It’s official, Nokia has saddled up with Microsoft and will make Windows Phone 7 its primary operating system.
We are here live at Nokia’s Capital Markets Day, Steve Ballmer is milling about the audience and we are soon to learn about what the strategic partnership between the two companies will mean for you, the end consumer.
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10:00am: The music is funky, the room is starting to fill up. Steve Ballmer is ghosting in and out of the room. Lots of journalists and bloggers are finally able to say they have seen the back of Steve Ballmer’s neck.
10:06am: Stephen Elop takes the stage. Announces that Nokia and Microsoft are to form a strategic alliance that will build a global ecosystem that beats anything that currently exists. It will be exclusive of operators and developers.
Nokia will bring its global reach and developments, Microsoft will bring its ecosystem, unrivalled services and next generation operating system.
10:09am: Windows Phone 7 enables a faster route to the North American markets. Microsoft will be able to differentiate, take a faster route to global markets.
10:11am: Together with Microsoft, Nokia can bring its iconic hardware, powerful software and unique services to smartphones.
10:13am: Steve Ballmer takes the stage.
10:15am: Ballmer says: Nokia’s global expertise will benefit Microsoft services, improve the overall joint experience. Nokia will work with Microsoft but also develop its own unique applications and services.
10:16am: Microsoft looks forward to working with Nokia’s engineers, bringing enhancements and improvements to both companies. They expect rapid development of the ecosystem and believe revenue will increase as a result.
10:17am: Nokia and Microsoft will both work on the same development service and joint marketing initiatives. They are already working together on the first Windows Phones’, reaching out to chip makers and operators.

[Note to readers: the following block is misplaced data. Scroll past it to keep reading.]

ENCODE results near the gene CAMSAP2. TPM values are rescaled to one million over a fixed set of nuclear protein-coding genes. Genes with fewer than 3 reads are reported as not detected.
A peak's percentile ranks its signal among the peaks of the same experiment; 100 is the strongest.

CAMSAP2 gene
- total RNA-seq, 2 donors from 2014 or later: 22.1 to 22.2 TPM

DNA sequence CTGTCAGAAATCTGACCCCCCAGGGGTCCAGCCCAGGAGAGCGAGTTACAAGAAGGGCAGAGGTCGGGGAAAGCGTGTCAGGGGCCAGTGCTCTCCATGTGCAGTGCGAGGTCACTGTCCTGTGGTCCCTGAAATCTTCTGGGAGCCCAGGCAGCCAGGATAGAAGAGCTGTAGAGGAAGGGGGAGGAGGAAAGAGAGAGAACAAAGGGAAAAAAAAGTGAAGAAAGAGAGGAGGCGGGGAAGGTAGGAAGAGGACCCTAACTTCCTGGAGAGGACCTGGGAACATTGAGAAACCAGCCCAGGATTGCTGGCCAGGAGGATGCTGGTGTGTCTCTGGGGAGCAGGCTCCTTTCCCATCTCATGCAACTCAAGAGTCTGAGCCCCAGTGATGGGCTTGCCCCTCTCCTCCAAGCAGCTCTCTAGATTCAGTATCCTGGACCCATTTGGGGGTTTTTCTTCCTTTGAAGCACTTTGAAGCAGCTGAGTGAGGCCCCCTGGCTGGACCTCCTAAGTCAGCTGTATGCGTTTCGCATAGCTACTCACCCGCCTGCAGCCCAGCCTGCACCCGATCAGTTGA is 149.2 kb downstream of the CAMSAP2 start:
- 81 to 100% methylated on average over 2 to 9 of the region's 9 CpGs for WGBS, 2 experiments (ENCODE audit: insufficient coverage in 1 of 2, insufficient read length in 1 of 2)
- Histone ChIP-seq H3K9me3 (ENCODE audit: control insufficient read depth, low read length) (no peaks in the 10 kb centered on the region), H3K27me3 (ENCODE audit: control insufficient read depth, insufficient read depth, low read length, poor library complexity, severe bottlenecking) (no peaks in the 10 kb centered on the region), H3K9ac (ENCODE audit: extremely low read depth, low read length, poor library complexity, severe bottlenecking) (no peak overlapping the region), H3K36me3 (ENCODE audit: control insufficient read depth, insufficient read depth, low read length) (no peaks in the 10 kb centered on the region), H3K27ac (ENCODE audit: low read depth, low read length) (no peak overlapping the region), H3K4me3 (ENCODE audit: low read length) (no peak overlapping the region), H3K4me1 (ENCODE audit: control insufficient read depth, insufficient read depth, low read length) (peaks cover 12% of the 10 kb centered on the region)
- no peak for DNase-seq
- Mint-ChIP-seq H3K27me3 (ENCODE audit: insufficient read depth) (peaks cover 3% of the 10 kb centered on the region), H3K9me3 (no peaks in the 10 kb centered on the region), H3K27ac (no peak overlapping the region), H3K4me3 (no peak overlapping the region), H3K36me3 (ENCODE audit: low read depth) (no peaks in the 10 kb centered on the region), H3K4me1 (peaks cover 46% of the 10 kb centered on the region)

10:18am: Ballmer hopes that their partnership can help development of Internet Explorer 9 and its Kinect products.
10:19am: And that’s it, now to the Q&A.
Q: When will we see the first Nokia Windows Phone 7 handset?
No comment on a date but engineers are already working together. Ballmer says that when there is news, we will know.
Q: Is the partnership exclusive for Nokia?
Microsoft confirms it will work with other manufacturers, will not be exclusive.
Q: Why Windows Phone 7 and not Android?
Concerns about getting Symbian and MeeGo to market and spending time to develop a new ecosystem, Microsoft was able to help. Nokia did speak to representatives at Google but using Android would not differentiate its products from other manufactuers.
Q: What of MeeGo and Symbian?
There are 200 million Symbian devices activated around the world. Nokia will use Windows Phone 7 as its primary operating system but will still ship 150 million Symbian devices this year.
Nokia will still ship one MeeGo device this year.
Q: Will Nokia pay Microsoft pay to license Windows Phone 7?
The agreement does respect that Windows Phone 7 is licensed based but Nokia does bring a lot of its own services to the platform. The deal recognises the royalty based nature but the unique opportunities offered by working together. It will also provide Nokia will additional revenue streams not previously available to them.
Q: What happens to Nokia’s role in Finland?
Will always be a Finnish company, will remain its home. “Nokia is first and foremost a Finnish company. It will remain our home in the future”. However, there will be reductions in staff globally.
Q: How can Windows Phone 7 move into the mid-tier?
Windows Phone 7 is Nokia’s primary operating system. The partnership will ensure that Nokia can move down the pricing tiers.
Q: Does Nokia have a tablet strategy? Isn’t a MeeGo device DOA?
No announcements about a tablet device but could look into projects Microsoft may plan to release.
“Anything we plan to ship, we will make sure that will support the ecosystem when it launches.”
That’s it! The press briefing has now ended.